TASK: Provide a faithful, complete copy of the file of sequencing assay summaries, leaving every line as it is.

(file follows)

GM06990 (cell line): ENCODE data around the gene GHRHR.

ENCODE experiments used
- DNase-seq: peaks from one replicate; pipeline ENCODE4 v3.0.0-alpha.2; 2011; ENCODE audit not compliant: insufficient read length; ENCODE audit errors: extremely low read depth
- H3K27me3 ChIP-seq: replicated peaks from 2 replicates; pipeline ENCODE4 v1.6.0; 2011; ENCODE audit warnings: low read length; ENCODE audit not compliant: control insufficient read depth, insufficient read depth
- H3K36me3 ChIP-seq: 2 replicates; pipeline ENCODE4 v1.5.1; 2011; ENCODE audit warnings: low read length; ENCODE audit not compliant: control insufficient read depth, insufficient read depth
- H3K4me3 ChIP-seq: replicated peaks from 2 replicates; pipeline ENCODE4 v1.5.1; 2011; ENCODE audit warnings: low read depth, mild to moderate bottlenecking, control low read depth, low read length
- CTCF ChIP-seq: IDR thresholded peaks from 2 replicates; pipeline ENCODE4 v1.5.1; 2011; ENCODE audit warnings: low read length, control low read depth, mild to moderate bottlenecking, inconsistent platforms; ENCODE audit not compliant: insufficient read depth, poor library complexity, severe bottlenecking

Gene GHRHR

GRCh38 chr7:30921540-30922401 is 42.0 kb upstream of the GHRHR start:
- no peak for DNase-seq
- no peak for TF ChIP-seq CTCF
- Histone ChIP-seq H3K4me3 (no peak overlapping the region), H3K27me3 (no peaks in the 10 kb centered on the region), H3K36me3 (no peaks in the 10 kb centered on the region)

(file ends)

GM06990 (cell line): ENCODE data around the gene GHRHR.

ENCODE experiments used
- DNase-seq: peaks from one replicate; pipeline ENCODE4 v3.0.0-alpha.2; 2011; ENCODE audit not compliant: insufficient read length; ENCODE audit errors: extremely low read depth
- H3K27me3 ChIP-seq: replicated peaks from 2 replicates; pipeline ENCODE4 v1.6.0; 2011; ENCODE audit warnings: low read length; ENCODE audit not compliant: control insufficient read depth, insufficient read depth
- H3K36me3 ChIP-seq: 2 replicates; pipeline ENCODE4 v1.5.1; 2011; ENCODE audit warnings: low read length; ENCODE audit not compliant: control insufficient read depth, insufficient read depth
- H3K4me3 ChIP-seq: replicated peaks from 2 replicates; pipeline ENCODE4 v1.5.1; 2011; ENCODE audit warnings: low read depth, mild to moderate bottlenecking, control low read depth, low read length
- CTCF ChIP-seq: IDR thresholded peaks from 2 replicates; pipeline ENCODE4 v1.5.1; 2011; ENCODE audit warnings: low read length, control low read depth, mild to moderate bottlenecking, inconsistent platforms; ENCODE audit not compliant: insufficient read depth, poor library complexity, severe bottlenecking

Gene GHRHR

GRCh38 chr7:30921540-30922401 is 42.0 kb upstream of the GHRHR start:
- no peak for DNase-seq
- no peak for TF ChIP-seq CTCF
- Histone ChIP-seq H3K4me3 (no peak overlapping the region), H3K27me3 (no peaks in the 10 kb centered on the region), H3K36me3 (no peaks in the 10 kb centered on the region)